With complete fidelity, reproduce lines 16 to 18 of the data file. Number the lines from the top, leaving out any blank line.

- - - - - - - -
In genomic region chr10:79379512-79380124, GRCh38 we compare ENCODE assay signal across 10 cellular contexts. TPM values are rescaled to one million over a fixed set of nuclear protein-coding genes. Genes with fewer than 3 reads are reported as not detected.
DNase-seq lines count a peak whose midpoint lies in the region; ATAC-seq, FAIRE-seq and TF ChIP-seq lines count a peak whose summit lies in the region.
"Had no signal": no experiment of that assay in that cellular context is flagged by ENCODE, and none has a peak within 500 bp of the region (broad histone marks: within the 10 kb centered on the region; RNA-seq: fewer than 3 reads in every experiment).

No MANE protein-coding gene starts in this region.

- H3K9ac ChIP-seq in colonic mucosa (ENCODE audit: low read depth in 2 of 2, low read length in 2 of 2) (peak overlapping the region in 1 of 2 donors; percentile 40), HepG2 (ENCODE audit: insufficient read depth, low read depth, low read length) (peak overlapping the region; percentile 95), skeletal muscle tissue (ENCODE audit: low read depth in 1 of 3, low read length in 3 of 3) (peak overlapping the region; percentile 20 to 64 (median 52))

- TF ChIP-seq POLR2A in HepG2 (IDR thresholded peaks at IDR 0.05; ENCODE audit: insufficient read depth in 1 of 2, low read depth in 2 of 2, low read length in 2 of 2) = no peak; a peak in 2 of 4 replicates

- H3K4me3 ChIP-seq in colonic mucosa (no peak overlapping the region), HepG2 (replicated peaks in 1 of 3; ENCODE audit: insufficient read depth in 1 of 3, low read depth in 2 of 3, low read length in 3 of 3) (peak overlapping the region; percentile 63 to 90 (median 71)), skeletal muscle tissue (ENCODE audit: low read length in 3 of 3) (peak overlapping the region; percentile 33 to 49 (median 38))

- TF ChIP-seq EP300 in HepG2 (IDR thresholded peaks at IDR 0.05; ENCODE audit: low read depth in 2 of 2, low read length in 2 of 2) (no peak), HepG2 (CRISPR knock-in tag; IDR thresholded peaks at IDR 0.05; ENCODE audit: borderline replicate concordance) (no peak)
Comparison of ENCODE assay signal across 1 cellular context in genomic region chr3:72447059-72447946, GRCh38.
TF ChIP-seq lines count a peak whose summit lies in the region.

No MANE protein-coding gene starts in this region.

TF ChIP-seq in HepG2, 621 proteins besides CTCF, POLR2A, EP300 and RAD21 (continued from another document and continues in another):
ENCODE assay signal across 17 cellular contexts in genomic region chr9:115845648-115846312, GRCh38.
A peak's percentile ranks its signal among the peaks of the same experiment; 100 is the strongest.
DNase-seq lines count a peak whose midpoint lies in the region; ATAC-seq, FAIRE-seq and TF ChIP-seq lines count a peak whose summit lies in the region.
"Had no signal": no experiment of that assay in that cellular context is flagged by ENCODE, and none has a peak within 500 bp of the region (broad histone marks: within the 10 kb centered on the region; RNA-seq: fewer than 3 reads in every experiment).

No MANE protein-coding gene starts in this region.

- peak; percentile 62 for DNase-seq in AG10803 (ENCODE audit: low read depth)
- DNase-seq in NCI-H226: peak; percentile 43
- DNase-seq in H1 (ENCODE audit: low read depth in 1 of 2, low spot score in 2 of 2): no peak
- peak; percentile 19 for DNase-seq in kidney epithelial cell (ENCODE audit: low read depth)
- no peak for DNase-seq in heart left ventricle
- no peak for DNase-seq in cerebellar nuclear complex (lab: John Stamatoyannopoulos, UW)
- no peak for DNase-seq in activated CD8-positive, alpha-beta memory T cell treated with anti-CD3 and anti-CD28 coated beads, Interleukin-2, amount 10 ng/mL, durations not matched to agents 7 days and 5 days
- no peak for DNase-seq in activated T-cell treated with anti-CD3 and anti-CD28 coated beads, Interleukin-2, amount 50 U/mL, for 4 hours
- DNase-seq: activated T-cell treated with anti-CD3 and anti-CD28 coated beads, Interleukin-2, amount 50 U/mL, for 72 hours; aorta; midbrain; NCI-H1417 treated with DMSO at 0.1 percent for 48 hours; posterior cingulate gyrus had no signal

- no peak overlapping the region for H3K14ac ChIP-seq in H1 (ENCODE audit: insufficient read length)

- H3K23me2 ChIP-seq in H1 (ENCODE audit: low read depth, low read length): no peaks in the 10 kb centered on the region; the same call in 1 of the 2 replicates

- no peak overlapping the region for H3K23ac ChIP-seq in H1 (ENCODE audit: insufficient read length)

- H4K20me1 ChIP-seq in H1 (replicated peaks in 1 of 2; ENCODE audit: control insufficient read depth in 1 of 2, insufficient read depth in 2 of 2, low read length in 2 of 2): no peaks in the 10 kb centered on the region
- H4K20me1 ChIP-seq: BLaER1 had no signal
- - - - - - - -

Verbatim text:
"Had no signal": no experiment of that assay in that cellular context is flagged by ENCODE, and none has a peak within 500 bp of the region (broad histone marks: within the 10 kb centered on the region; RNA-seq: fewer than 3 reads in every experiment).

No MANE protein-coding gene starts in this region.

- peak; percentile 62 for DNase-seq in AG10803 (ENCODE audit: low read depth)